After being arrested for an unlawful altercation, Darnell Epps ’21 and his brother Darryl served 17-and-a-half years in prison. They had “little reason to be optimistic,” they told the Cornell Chronicle, until they enrolled in the Cornell Prison Education Program.
The program, which provides college courses to inmates at maximum and medium security prisons in upstate New York, aims to “counter a culture of punishment that predominates in the correctional system today,” said Robert Scott, executive director of the Cornell Prison Education Program.
In the program, students enroll in courses covering topics ranging from immunology and science fiction to the Supreme Court and algebra. Scott stated that the program, which has been running for several years, is also helping to launch computer labs.
“Imagine taking a Cornell class where you couldn’t even use an encyclopedia to look something up, let alone the internet,” Scott said. “This might seem basic but in prison people are still using typewriters and cassette tape players — Walkmans.”
Correctional education programs have been found to boost post-release employment and reduce recidivism, according to a 2013 study sponsored by the U.S. Department of Justice.
Some students decide to continue higher education after their release; Epps now studies government in the College of Arts and Sciences.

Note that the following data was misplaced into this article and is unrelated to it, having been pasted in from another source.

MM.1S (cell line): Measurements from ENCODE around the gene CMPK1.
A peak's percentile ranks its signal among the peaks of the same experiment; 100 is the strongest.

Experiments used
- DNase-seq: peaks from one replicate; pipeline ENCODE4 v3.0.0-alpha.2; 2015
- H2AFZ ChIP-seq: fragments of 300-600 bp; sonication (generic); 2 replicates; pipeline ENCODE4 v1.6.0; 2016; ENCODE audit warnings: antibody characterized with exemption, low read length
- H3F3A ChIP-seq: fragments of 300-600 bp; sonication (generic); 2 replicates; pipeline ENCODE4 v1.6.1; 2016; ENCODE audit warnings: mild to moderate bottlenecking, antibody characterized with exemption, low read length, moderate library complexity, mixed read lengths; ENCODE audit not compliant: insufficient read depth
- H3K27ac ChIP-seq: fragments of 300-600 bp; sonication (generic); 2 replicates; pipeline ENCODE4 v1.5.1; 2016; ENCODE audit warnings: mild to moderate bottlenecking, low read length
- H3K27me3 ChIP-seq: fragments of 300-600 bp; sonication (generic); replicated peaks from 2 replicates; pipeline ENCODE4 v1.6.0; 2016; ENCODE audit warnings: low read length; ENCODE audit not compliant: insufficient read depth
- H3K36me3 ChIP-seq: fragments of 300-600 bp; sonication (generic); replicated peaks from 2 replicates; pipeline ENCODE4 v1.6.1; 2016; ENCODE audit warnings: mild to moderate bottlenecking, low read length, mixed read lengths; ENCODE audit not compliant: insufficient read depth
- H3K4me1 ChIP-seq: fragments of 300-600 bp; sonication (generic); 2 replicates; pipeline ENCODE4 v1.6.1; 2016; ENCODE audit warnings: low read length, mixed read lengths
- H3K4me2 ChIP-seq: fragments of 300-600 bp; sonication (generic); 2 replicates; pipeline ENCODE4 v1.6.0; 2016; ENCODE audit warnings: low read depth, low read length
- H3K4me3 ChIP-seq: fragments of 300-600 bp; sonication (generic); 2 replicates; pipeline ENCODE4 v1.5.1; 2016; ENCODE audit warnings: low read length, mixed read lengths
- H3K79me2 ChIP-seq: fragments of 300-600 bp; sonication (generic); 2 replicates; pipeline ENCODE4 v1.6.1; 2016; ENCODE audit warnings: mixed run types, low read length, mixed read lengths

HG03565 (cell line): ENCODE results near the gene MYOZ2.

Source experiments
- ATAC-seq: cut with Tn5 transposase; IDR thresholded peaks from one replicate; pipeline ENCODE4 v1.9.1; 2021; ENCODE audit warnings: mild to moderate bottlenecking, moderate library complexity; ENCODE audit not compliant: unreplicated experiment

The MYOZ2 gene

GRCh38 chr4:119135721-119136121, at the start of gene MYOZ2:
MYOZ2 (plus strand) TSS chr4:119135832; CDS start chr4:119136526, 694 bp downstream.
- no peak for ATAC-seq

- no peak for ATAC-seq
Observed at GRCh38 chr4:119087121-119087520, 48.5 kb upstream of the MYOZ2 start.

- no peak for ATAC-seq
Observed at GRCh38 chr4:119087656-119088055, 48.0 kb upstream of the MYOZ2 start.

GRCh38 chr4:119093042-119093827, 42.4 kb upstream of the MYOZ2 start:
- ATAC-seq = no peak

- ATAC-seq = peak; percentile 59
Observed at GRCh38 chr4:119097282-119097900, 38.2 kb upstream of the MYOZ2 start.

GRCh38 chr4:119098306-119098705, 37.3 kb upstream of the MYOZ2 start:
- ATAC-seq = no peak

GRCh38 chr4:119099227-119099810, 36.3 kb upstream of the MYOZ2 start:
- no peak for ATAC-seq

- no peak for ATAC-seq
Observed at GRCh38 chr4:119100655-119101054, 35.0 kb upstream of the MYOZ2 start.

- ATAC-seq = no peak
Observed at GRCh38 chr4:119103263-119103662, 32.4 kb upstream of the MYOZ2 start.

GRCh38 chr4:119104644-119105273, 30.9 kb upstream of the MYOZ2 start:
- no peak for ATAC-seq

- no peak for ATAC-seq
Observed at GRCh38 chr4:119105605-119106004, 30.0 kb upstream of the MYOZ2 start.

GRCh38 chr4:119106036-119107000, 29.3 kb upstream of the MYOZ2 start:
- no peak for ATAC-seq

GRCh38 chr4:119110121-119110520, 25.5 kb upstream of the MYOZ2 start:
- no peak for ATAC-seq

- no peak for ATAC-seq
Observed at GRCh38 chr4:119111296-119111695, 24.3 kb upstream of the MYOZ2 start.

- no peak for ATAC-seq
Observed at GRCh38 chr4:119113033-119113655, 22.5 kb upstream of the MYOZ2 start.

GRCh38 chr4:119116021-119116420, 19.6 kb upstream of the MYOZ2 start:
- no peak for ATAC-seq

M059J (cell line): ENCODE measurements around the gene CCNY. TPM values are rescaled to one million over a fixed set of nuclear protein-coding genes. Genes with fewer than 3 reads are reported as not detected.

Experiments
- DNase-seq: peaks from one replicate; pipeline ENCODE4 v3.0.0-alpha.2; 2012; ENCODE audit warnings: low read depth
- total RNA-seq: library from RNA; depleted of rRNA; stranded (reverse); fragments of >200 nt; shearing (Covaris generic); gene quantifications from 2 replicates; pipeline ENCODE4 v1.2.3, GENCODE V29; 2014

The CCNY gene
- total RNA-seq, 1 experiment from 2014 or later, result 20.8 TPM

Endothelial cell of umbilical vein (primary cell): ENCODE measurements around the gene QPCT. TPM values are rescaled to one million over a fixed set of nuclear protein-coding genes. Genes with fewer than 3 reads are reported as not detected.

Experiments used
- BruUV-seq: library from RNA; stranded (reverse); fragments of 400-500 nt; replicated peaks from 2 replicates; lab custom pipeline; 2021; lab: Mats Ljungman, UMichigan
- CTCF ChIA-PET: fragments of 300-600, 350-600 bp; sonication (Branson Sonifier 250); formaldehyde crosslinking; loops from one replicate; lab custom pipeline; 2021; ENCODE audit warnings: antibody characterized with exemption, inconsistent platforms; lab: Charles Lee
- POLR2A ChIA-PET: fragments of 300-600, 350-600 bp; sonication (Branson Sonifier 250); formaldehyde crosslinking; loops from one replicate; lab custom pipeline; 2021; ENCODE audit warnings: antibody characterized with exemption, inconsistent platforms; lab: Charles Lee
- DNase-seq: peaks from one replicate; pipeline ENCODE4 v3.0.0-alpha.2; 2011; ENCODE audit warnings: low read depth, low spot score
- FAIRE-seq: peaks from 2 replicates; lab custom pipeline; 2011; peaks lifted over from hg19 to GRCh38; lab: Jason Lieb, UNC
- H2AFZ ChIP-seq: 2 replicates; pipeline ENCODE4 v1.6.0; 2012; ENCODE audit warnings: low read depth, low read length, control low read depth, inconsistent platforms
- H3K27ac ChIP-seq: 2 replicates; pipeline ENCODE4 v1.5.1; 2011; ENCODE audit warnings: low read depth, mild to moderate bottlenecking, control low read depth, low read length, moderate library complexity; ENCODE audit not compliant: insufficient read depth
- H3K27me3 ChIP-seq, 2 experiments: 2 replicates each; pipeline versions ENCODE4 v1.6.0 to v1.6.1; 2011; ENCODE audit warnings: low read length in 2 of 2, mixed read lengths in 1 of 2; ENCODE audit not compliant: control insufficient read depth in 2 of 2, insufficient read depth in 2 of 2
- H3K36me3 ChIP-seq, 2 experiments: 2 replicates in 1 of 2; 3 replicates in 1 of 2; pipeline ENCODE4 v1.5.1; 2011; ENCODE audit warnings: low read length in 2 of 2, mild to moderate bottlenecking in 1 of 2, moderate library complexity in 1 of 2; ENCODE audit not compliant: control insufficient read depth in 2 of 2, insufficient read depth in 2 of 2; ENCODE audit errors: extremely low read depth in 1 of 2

“The program was a reaffirmation of my humanity, a way for me to find a sense of purpose,” Epps told the Cornell Chronicle. “The interactions with the teaching assistants and faculty were amazing; they let me know there was a place in society for me.
Scott also emphasized how important it was for Cornell to provide education to prisoners — New York State currently does not award tuition assistance programs to any incarcerated persons in federal, state or penal institution.
“College programs were one of the interventions that were lost when federal and state governments outlawed financial aid for people in prison,” Scott said. “Cornell has been a leader in making this crucially important intervention available, but we need to reverse course on the ban on Pell and [Tuition Assistance Program] grants for people in prison.”
Another goal of the program is to get students and faculty more engaged with the incarcerated population, according the program’s website.
One of the ways undergraduates can get involved is through the Crime, Prisons, Education and Justice Minor in the College of Arts and Sciences, which partners with the Cornell Prison Education program. To complete the minor, students are required not only to take classes in a wide variety of subjects, but also to serve as a teaching assistant for one of the prison education courses.
Prof. Joseph Margulies ’82, law, faculty director for the minor, told The Sun that he hopes this partnership will allow students to combine “academic study of aspects of the criminal justice system with real world engagement.”
Although education is just one step towards improving reform opportunities for inmates in the justice system, Margulies finds hope in active student involvement in the Cornell Prison Education program as well as in his own classes.
“Twenty years ago, you couldn’t change the system, there was no room in the policy narrative,” Margulies said. “It’s now changing, which means that there is a way for students not simply to study this, but to shape this. That’s an exciting moment.”